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Anti-citrullinated protein antibodies cause arthritis by cross-reactivity to joint cartilage

DOI: 10.1172/jci.insight.93688 DOI Help

Authors: Changrong Ge (Karolinska Institutet) , Dongmei Tong (Karolinska Institutet; Southern Medical University) , Bibo Liang (Karolinska Institutet; Southern Medical University) , Erik Lönnblom (Karolinska Institutet) , Nadine Schneider (University Hospital Frankfurt Goethe University) , Cecilia Hagert (University of Turku) , Johan Viljanen (Uppsala University) , Burcu Ayoglu (KTH Royal Institute of Technology) , Roma Stawikowska (Florida Atlantic University) , Peter Nilsson (KTH Royal Institute of Technology) , Gregg B. Fields (Florida Atlantic University) , Thomas Skogh (Linköping University) , Alf Kastbom (Linköping University) , Jan Kihlberg (Uppsala University) , Harald Burkhardt (University Hospital Frankfurt Goethe University) , Doreen Dobritzsch (Uppsala University) , Rikard Holmdahl (Karolinska Institutet; University of Turku; Southern Medical University)
Co-authored by industrial partner: No

Type: Journal Paper
Journal: Jci Insight , VOL 2

State: Published (Approved)
Published: July 2017
Diamond Proposal Number(s): 11265 , 8492

Open Access Open Access

Abstract: Today, it is known that autoimmune diseases start a long time before clinical symptoms appear. Anti-citrullinated protein antibodies (ACPAs) appear many years before the clinical onset of rheumatoid arthritis (RA). However, it is still unclear if and how ACPAs are arthritogenic. To better understand the molecular basis of pathogenicity of ACPAs, we investigated autoantibodies reactive against the C1 epitope of collagen type II (CII) and its citrullinated variants. We found that these antibodies are commonly occurring in RA. A mAb (ACC1) against citrullinated C1 was found to cross-react with several noncitrullinated epitopes on native CII, causing proteoglycan depletion of cartilage and severe arthritis in mice. Structural studies by X-ray crystallography showed that such recognition is governed by a shared structural motif “RG-TG” within all the epitopes, including electrostatic potential-controlled citrulline specificity. Overall, we have demonstrated a molecular mechanism that explains how ACPAs trigger arthritis.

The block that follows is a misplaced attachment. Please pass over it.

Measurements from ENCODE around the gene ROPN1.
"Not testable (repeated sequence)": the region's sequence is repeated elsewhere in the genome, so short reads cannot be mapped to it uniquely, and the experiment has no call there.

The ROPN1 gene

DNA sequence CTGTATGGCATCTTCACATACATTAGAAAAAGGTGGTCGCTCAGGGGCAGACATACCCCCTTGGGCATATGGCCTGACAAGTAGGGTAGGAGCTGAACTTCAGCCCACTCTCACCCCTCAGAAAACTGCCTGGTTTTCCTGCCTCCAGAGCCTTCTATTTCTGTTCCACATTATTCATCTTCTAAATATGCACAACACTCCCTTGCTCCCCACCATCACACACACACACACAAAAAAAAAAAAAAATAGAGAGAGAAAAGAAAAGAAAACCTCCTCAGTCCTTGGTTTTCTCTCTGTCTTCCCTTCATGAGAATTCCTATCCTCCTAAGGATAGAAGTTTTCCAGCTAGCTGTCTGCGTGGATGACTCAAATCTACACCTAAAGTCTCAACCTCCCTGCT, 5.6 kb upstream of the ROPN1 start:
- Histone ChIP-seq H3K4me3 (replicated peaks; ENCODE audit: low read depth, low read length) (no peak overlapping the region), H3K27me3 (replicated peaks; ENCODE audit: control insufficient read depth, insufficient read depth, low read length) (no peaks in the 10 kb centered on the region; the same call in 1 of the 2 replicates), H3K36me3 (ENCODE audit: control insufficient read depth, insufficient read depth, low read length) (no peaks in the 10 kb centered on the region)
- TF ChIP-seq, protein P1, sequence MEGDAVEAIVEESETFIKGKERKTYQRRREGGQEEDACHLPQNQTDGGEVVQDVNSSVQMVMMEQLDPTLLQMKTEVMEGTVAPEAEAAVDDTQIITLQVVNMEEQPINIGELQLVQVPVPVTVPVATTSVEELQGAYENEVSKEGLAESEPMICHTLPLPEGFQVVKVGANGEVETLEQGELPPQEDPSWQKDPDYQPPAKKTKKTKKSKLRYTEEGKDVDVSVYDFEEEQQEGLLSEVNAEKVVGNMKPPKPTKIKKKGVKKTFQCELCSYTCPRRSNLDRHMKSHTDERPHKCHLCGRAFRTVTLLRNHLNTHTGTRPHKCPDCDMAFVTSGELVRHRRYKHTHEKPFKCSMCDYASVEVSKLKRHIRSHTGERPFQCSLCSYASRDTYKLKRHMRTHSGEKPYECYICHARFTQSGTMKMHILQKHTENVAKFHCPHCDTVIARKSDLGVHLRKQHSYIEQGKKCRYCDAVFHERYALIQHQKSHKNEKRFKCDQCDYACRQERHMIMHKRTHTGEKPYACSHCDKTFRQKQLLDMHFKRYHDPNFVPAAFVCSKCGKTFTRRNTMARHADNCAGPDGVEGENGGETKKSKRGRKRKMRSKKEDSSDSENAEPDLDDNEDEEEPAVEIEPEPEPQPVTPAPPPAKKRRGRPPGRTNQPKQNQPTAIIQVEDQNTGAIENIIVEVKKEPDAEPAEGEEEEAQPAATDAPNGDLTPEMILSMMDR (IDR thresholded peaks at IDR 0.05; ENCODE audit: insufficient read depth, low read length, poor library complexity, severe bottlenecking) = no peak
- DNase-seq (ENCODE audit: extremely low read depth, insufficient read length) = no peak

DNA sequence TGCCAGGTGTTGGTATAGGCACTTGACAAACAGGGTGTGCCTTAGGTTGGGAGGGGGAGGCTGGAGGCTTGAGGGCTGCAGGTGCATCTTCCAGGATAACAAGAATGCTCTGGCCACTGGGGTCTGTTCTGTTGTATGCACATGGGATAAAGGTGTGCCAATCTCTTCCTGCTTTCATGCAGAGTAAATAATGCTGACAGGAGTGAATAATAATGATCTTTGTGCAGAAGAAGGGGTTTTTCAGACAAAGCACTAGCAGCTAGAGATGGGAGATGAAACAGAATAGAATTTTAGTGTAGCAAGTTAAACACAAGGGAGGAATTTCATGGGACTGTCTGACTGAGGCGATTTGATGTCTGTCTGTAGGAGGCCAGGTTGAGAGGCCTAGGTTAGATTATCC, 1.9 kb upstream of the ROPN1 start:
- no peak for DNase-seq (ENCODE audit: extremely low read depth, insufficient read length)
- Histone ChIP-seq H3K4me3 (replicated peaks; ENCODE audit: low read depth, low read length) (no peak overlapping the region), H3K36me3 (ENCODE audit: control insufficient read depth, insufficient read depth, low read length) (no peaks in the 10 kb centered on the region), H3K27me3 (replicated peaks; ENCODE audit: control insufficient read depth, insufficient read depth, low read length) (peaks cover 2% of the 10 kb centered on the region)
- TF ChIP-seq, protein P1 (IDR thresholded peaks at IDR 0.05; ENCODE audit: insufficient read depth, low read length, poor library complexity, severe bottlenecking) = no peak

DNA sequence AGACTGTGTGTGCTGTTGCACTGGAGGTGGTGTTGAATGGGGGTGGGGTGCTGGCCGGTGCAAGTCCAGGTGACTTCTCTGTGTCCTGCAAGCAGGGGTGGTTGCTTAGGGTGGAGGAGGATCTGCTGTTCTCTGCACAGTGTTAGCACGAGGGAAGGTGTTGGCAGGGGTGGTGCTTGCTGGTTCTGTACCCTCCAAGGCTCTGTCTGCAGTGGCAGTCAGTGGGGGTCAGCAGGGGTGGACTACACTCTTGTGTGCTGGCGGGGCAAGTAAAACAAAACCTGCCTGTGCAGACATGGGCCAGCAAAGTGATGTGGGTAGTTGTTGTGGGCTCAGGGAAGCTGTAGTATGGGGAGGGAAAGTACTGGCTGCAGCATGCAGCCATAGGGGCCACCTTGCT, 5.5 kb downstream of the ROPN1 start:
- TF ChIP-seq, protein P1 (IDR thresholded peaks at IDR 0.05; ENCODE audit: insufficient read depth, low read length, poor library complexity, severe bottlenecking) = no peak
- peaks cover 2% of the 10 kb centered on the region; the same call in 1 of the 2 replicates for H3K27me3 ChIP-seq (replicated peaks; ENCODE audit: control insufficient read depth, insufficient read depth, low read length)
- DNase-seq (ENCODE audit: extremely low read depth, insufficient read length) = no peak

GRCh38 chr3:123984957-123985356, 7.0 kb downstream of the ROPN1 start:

Diamond Keywords: Rheumatoid Arthritis

Subject Areas: Biology and Bio-materials, Medicine

Instruments: I03-Macromolecular Crystallography

Added On: 19/07/2017 10:22


Discipline Tags:

Non-Communicable Diseases Autoimmune Diseases Health & Wellbeing Structural biology Life Sciences & Biotech

Technical Tags:

Diffraction Macromolecular Crystallography (MX)